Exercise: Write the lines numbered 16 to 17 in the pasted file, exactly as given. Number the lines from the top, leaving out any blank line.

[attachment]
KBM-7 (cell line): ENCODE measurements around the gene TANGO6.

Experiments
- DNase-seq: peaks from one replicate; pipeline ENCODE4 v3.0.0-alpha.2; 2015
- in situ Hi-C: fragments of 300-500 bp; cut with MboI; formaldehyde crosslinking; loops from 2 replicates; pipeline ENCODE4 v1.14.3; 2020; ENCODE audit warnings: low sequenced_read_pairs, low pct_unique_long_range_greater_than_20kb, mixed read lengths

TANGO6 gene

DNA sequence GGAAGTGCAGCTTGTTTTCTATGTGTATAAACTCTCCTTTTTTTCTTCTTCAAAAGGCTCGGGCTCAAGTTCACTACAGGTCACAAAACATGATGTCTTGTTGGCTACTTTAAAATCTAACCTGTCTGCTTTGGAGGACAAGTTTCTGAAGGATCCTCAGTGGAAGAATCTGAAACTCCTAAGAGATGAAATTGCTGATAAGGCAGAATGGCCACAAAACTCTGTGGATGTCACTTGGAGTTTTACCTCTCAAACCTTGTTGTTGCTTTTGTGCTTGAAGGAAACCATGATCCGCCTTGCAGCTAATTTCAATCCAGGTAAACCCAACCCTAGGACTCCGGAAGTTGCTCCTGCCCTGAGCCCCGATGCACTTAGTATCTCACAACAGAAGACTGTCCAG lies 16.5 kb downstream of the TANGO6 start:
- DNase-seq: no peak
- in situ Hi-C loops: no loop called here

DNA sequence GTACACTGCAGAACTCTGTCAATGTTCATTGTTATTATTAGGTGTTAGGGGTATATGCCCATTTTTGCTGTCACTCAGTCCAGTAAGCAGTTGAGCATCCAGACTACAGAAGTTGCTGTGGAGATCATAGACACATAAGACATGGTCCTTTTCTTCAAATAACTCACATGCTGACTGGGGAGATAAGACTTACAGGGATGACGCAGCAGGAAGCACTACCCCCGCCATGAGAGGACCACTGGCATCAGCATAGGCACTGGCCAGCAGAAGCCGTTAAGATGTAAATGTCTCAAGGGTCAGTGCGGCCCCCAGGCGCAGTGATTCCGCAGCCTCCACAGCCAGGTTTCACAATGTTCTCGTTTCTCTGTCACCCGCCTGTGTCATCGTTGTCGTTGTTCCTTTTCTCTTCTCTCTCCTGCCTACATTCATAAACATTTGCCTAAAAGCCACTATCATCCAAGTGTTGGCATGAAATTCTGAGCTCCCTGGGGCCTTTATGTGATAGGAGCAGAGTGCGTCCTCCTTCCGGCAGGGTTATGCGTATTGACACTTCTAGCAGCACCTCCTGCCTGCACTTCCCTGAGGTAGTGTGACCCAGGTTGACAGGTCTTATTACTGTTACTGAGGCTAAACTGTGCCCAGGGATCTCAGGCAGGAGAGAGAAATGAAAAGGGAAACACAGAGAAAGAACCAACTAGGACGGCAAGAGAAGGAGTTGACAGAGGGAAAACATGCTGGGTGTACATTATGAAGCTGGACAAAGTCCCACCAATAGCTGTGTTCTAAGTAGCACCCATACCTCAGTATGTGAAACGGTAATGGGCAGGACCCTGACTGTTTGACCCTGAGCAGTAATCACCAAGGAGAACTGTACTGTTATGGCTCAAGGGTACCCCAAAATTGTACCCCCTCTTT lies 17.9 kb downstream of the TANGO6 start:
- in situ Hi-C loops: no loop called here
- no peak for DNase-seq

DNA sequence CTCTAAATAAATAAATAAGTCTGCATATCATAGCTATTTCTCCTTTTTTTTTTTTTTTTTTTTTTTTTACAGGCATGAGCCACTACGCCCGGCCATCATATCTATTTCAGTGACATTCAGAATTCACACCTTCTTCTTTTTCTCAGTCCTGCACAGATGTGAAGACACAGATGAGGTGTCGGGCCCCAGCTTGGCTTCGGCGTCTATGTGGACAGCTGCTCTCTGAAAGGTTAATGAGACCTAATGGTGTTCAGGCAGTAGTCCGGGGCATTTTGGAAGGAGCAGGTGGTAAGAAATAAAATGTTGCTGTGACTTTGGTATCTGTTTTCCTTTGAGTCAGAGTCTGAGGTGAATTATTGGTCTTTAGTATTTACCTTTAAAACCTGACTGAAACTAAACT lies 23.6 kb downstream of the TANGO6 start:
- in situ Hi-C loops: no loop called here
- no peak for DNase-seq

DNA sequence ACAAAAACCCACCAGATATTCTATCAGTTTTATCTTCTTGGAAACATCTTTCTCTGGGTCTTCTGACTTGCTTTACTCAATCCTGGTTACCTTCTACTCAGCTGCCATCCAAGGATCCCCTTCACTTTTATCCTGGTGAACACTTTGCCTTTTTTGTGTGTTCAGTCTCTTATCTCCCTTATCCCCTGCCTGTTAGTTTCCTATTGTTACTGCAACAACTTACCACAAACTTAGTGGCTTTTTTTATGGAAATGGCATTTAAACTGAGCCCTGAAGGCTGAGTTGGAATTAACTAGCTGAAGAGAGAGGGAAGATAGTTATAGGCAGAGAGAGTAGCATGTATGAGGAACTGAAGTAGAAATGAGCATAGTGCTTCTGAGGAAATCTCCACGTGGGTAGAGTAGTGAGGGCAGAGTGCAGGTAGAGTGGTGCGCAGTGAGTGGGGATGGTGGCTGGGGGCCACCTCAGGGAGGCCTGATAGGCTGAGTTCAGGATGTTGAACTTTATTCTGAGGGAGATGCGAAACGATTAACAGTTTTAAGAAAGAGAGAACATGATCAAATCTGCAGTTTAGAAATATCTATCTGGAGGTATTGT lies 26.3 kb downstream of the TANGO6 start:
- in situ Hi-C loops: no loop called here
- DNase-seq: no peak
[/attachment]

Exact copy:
- in situ Hi-C loops: no loop called here
- DNase-seq: no peak